Another British study, Aliens and Others by Jenny Wolmark provides sophisticated readings of feminist sf against postmodern and literary theory, while Jane Donawerth's Frankensteins' Daughters: Women Writing Science Fiction undertakes a thematic approach to women's sf, including useful analyses of science in women's sf see Scientists. Recent work has tended to take more historical approaches, looking at the function of gender, sex and feminism in earlier texts, including Brian Attebery 's Decoding Gender in Science Fiction and Justine Larbalestier 's The Battle of the Sexes in Science Fiction Outside the field, feminist literary criticism has paid scant attention to sf works.
Feminist critiques of sf first emerged from within the sf community see Fandom , as writers and fans wrote articles, reviews and letters debating feminist issues, and conducted often fraught dialogues with other fans. Just as earlier male editors and reviewers from the s onwards had argued that women and " Sex " did not belong in sf, feminism was seen by many as something that had no place in sf, even if one did believe in equality between the sexes in principle. The letters debated, agonized and raged over Sex , Gender roles, literature, violence, rape and motherhood, with friction evident not just between the "male" and female writers, but between radicals like Russ and others such as Wilhelm and Kidd.
Khatru captured in microcosm a form of feminist consciousness-raising being carried out in many other Fanzines and Prozines of the time. From the early s onwards, Joanna Russ , Vonda McIntyre and fan writer Susan Wood in particular wrote articles and responded to letters and reviews, attempting to make clearer connections between sexist representations of women in sf with the broader feminist critique of society.
For these writers, sf was not just a reflection of broader sexual politics, but was itself a site for struggles over cultural representation. As these exchanges made clear, the issue of feminism in the sf community was emotive, hotly contested and at times highly acrimonious. Often, debate devolved into personal insults which totally missed Russ's point that "sexism isn't a personal failing, it's institutionalized oppression" Notes from the Chemistry Department Wood felt that her own increasingly vocal critiques of the field impacted on her status in the community: "Complaining about dirty-jokes panels and strip-tease acts at Nevertheless, in the mids feminist fans began to impact on the physical and discursive spaces of sf.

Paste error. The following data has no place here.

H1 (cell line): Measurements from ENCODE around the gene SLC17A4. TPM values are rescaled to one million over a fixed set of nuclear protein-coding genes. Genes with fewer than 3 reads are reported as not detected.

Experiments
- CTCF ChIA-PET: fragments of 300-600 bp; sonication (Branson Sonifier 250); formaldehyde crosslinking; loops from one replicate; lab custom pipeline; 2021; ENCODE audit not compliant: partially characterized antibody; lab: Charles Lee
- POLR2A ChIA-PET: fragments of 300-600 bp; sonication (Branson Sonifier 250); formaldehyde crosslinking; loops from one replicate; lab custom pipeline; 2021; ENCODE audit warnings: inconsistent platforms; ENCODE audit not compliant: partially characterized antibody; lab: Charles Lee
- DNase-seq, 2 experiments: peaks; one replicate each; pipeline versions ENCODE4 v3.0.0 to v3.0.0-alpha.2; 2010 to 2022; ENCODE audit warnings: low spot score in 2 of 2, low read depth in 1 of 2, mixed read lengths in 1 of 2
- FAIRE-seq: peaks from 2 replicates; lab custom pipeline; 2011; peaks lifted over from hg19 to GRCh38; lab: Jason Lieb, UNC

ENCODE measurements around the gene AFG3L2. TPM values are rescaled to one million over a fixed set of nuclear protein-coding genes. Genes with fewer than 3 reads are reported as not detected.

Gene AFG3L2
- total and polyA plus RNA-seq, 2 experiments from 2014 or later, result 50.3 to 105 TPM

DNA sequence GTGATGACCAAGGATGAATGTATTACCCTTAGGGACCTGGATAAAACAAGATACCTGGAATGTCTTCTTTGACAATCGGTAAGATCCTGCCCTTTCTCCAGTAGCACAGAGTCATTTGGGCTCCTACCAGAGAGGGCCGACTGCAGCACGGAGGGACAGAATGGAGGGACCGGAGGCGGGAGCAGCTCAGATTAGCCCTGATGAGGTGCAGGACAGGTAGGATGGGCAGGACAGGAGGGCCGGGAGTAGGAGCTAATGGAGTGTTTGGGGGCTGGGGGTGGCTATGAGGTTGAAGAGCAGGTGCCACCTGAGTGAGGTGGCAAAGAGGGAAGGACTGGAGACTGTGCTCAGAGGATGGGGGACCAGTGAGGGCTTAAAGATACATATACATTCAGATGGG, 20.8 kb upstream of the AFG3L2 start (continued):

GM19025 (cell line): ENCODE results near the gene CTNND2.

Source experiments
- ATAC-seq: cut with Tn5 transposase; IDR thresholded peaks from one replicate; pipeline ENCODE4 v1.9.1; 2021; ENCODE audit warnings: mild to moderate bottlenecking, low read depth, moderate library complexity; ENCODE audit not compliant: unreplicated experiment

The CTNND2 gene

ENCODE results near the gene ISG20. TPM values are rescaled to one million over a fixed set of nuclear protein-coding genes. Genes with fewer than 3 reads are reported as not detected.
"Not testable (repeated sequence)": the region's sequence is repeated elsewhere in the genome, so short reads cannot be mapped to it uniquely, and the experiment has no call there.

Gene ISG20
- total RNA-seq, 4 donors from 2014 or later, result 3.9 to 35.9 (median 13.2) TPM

A Worldcon report from Jeanne Gomoll indicated that although it was more frequent, feminist activity and programming remained controversial, becoming "the target of more and more frequent jokes and sometimes, too, of open anger and resentment by those people who think fandom is no place for feminism Not surprisingly, feminist fans created spaces for conversations with like-minded souls, establishing the Women's APA see APA , a number of feminist Fanzines , and the feminist convention Wiscon.
It also collected important bibliographic information aimed at recovering the work of earlier women authors, resulting in a compendium of female sf and fantasy writers published in the issue.